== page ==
Use this URL to cite or link to this record in EThOS: https://ethos.bl.uk/OrderDetails.do?uin=uk.bl.ethos.740824
Title: The agency of smaller powers : Belarus in international relations
Author: Hansbury, Paul
ISNI:       0000 0004 7229 1716
Awarding Body: University of Oxford
Current Institution: University of Oxford
Date of Award: 2017
Availability of Full Text:
Access from EThOS:
Full text unavailable from EThOS. Please try the link below.
Access from Institution:
Abstract:
Smaller powers wield agency in the international system and they do so in many cases independently of institutions. This is problematic not only from the perspective of realism, where 'might is right,' but also from the perspective of liberalism which argues that smaller powers use institutions to obtain policy objectives. This thesis considers this problem in respect of the new states that emerged from the former Soviet Union at the end of 1991, with particular focus on Belarus which is a least-likely case for smaller power agency given its alliance with Russia and few institutional memberships. Through a detailed case study of Belarus's foreign policy, I first argue that smaller power agency has been articulated in a regional context when the smaller power withdraws its consent to the regional order. While Belarus has generally consented to Russia's regional primacy or hegemony since 1991, this consent is not unconditional, and the violation of regional interstate norms by Russia caused Belarus to make efforts to renegotiate the rules underpinning the regional order. My second, related argument is that differentiation from the regional power, Russia, proved crucial for the formulation of independent policy positions by the smaller power's officials, and, in turn, that differentiation of opinions among the smaller power's elite granted flexibility to monitor and adapt its actions (that is, allowed the smaller power to wield agency). It did so without outright provoking the regional power to intervene in the smaller power, and instead kept the regional power engaged. The findings receive tentative support from auxiliary study of other post-Soviet smaller powers, and recapitulate the merits of the neoclassical realist research agenda.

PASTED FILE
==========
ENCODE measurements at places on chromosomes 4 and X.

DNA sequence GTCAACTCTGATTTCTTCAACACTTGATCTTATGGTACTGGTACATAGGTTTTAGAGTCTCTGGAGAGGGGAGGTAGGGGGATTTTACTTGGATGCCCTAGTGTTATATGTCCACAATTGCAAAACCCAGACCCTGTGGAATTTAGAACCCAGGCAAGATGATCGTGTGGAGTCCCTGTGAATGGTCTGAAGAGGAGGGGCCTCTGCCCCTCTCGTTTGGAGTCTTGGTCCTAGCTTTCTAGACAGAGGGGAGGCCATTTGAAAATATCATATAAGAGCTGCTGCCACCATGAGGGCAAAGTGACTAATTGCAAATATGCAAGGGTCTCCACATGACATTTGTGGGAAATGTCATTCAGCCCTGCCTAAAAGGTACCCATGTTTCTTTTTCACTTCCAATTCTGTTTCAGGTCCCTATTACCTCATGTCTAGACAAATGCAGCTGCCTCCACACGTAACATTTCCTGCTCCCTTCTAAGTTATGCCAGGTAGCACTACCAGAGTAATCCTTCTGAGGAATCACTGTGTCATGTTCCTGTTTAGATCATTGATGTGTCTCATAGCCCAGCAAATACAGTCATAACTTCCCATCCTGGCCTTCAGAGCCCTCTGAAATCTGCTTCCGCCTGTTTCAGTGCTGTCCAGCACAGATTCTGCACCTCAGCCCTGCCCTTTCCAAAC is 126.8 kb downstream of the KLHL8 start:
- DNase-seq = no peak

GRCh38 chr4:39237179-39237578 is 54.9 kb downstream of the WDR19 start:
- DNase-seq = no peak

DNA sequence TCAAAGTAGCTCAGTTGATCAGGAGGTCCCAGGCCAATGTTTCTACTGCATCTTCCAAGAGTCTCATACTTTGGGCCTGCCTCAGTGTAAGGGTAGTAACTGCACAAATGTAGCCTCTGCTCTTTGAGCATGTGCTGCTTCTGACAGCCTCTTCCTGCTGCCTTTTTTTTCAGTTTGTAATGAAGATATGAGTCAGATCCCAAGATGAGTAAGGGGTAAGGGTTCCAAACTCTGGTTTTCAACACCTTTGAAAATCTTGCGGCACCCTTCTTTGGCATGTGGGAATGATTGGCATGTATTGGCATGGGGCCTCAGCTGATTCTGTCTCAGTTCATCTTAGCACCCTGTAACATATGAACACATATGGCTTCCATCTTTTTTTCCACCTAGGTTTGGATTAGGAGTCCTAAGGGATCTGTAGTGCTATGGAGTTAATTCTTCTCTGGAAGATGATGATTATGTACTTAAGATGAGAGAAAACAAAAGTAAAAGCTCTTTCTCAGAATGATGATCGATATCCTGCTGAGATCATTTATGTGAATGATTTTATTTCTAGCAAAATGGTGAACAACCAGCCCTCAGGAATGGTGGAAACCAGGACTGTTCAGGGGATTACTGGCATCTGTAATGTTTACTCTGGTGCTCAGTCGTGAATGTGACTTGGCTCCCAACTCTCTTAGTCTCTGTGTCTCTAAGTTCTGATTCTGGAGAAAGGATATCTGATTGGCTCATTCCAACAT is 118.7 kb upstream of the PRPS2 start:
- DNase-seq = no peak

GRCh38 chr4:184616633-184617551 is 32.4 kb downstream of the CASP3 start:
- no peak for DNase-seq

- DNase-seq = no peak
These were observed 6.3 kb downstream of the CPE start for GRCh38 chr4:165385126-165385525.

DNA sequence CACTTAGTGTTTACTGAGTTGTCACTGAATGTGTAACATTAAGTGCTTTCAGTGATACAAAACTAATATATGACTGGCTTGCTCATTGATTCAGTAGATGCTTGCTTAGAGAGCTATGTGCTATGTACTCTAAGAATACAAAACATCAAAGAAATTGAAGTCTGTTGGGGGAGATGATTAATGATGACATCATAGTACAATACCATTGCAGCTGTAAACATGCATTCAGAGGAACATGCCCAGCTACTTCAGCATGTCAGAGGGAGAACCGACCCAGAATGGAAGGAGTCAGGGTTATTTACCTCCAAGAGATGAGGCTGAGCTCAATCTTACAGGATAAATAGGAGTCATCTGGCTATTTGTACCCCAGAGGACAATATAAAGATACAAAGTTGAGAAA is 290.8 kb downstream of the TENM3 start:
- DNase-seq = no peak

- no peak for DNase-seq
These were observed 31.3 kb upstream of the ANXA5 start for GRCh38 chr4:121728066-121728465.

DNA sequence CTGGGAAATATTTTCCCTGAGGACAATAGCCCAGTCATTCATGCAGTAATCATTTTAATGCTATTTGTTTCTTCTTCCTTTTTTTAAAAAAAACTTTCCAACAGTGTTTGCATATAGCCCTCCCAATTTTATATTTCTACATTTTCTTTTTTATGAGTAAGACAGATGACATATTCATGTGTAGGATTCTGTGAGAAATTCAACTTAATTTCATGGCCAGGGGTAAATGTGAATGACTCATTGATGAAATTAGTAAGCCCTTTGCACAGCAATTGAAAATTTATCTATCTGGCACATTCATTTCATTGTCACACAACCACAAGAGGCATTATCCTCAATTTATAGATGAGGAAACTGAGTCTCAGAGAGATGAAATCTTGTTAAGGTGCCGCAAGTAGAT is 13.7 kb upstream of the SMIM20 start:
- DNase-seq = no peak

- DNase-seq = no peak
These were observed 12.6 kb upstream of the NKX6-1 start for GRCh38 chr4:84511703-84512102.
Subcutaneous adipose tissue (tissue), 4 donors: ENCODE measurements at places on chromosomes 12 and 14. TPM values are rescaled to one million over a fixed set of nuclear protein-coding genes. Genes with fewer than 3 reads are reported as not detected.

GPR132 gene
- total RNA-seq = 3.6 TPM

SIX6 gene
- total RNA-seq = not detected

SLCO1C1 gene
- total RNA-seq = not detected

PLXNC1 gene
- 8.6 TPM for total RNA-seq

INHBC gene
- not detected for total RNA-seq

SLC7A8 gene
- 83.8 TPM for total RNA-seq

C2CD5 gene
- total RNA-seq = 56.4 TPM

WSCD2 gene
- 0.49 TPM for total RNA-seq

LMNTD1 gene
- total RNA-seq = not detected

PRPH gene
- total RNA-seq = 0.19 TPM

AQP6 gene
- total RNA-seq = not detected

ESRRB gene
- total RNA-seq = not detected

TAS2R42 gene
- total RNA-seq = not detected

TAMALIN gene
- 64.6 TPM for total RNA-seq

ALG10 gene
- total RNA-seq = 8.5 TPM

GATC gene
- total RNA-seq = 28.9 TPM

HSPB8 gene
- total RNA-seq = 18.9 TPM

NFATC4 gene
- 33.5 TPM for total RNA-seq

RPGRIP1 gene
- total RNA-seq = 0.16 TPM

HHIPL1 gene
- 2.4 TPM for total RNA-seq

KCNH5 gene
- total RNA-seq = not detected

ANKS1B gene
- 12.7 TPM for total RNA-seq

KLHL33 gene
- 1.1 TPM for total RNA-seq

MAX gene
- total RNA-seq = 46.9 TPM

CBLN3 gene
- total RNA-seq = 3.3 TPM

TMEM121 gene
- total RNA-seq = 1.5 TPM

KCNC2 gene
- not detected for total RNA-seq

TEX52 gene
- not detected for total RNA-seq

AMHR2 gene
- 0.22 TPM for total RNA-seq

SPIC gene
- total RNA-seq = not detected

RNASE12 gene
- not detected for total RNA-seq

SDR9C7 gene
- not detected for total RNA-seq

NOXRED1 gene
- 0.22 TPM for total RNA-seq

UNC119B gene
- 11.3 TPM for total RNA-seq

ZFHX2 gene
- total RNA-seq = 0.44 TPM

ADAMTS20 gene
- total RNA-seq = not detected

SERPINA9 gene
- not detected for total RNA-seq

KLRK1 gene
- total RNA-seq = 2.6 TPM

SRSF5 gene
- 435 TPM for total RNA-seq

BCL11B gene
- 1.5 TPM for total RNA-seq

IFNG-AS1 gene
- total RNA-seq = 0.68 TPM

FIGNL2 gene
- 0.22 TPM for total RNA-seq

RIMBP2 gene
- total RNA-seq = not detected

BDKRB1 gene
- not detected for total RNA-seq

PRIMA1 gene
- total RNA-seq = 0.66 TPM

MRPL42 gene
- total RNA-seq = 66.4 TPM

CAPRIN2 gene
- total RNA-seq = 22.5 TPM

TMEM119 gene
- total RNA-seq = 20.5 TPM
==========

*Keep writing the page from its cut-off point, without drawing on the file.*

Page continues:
Supervisor: Macfarlane, Neil ; Allison, Roy Sponsor: Economic and Social Research Council
Qualification Name: Thesis (Ph.D.) Qualification Level: Doctoral
EThOS ID: uk.bl.ethos.740824  DOI: Not available
Share: